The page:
May 12, 2013

I Love You, Mom! And Other Musings from a Grownup Daughter.

My mom is an amazing woman.  She's taught thousands of people how to read and write.  She's served hundreds through serving in church.  She is a strength and an example to me.  Here are a few of the many things my mom taught me that help me a be a better mom.

(All photos are from when we were together in Texas recently.)

I can do hard things.

While I was little my mom worked full time and earned a graduate degree while still fulfilling her motherly duties at home.  When I was 12 years old my parents divorced.  When I was 14 my mom lost her job.  We had no income for a year; she was the main provider for the four youngest kids still living at home.  When she wasn't diligently searching to secure employment she volunteered and helped teach young mothers, who had been addicted to drugs, how to mother to their babies.  When she finally found employment she had to secure 3 different teaching positions in order to pay the bills.

My mom can do hard things.  She works hard and she figures out how to make it through life's challenges.

Although my challenges right now are very different from what I saw my mom experience when I was a child I am reminded that I, too, can do hard things.  When I stand fearful, or feel like I am failing at all that the Lord has handed me, I stop and remind myself, "I can do hard things."  It empowers me to continue to work hard and be the mother I want to be, especially when it all feels too difficult.

Stay close to your sister(s).

My mom has 3 younger sisters.  I love my aunts and adore them. One of the reasons is because I feel like they adore me.  But the main because they bring my mom so much joy.  Growing up I would wake up Saturday mornings to the sound of my mom's laughter.  Many an early Saturday morning my mom spent chatting with one of her sisters on the phone.  She was always in a good mood those days.  My mom is happiest when she is in the company of her sisters.

I love and adore my older (and only) sister.  Even though I don't have the opportunity to call and chat with her early Saturday mornings I am always uplifted when we do chat and love the frequent texts and love sent to my phone.  She makes me laugh, she offers good advice (even if unsolicited at times...she is my older sister after all  :)), and she offers a different perspective on life's challenges.  I am a better mom because of my relationship with my sister.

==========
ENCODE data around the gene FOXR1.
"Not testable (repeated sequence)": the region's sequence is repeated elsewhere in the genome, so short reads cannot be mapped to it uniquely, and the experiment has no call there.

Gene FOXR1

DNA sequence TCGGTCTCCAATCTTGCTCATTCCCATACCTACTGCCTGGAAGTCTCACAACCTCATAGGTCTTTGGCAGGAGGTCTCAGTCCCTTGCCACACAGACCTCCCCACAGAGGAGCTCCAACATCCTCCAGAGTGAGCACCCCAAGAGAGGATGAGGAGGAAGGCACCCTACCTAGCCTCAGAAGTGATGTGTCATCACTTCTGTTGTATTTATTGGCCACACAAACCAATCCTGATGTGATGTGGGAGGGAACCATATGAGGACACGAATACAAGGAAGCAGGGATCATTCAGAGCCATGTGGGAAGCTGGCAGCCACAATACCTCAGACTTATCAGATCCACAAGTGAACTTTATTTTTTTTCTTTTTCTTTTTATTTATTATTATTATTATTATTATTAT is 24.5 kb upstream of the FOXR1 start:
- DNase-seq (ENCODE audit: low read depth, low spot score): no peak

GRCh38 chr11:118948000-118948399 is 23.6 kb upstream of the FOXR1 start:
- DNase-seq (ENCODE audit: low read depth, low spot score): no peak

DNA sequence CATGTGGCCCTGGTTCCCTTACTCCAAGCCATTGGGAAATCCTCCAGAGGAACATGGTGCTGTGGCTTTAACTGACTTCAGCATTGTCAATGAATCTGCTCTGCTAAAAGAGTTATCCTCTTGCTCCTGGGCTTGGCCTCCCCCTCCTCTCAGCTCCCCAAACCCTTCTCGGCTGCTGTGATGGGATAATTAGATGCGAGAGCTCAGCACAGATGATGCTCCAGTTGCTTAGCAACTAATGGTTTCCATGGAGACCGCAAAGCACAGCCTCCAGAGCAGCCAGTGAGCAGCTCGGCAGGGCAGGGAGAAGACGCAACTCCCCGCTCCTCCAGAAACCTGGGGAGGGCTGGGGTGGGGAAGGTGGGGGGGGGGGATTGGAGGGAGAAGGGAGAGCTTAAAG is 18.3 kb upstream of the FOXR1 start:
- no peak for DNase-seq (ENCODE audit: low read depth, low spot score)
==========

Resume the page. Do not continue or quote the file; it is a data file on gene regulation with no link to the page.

Use peanut butter when necessary.

When I was bouncing off the walls, as was common in my rambunctious youth, my mom would make me sit down on a kitchen chair and hand me a spoonful of peanut butter (all natural, of course).  I was not allowed to get out of that chair until the spoon was clean.  It never felt like a punishment, just a cool down time.

I forgot about this perfect "calm down" gem until recently.  What an amazing trick!  It takes my kids so long to work through that spoonful of peanut butter that they calm down.  It's slow and methodical.  It's a diversion rather than a punishment.  Simon likes it so much that he usually asks for a spoonful of peanut butter whenever I pull out the jar.

Often, it's the simple things that can make all the difference in a child's (and mama's) mood.  How much happier we all are when a spoonful of peanut butter is consumed rather than yelling, "Stop doing that!" or "Calm down!" Motherhood is about creativity and finding uplifting ways of discipline rather than constant threats of punishment.

Mom, I love and adore you!  You have taught me so much and are such a strong, awesome woman.  Happy Mother's Day to THE most amazing mom in the world!!!

Coming Home

As we drove north along the Blue Ridge Parkway the temperature outside became chillier and chillier.  We also had several raining days and we were feeling fatigued.  There wasn't a spot where we wanted to stop for a couple of days to relax, cause it was cold and rainy.  We had planned on visiting the Shenandoah National Park in Virginia, but with cold, rainy conditions combined with the park services not opening for another week, we decided to skip it.  And once we got north of Shenandoah we felt too close to home to stop and enjoy the things that are close enough to visit from home, on a weekend trip (i.e. Washington D.C.).

So we drove as long as we could drive, landed in Princeton, New Jersey for a night and made it to NYC on a Saturday morning.  The church was having their annual tag sale to raise money for the youth to go to camp, so we stopped by there and surprised many friends.  It was so good to see so many of our favorite people again.

And it was a very surreal experience to be "home" again.  While we were on the road it felt like we had been gone forever.  February was forever ago.  Winter was gone, we had been to so many neat places and done so much time really slowed down while we were traveling.  But as soon as we drove into the city a time warp happened again.  I felt like we had not been gone hardly at all.  The city was just as it was when we left it, although much warmer.  Even though we had been traveling for almost 3 months once we were back in the city that all seemed to shrink and I felt like we had been gone only a week.

Since we returned sooner than planned our apartment was still being used by the subletor, so we couldn't go home.  But NYC is our home; our apartment is just the place where we sleep.  After stopping for a few hours we then drove to Brian's parents' home in CT.

Returning to Connecticut in May was lovely and perfect.

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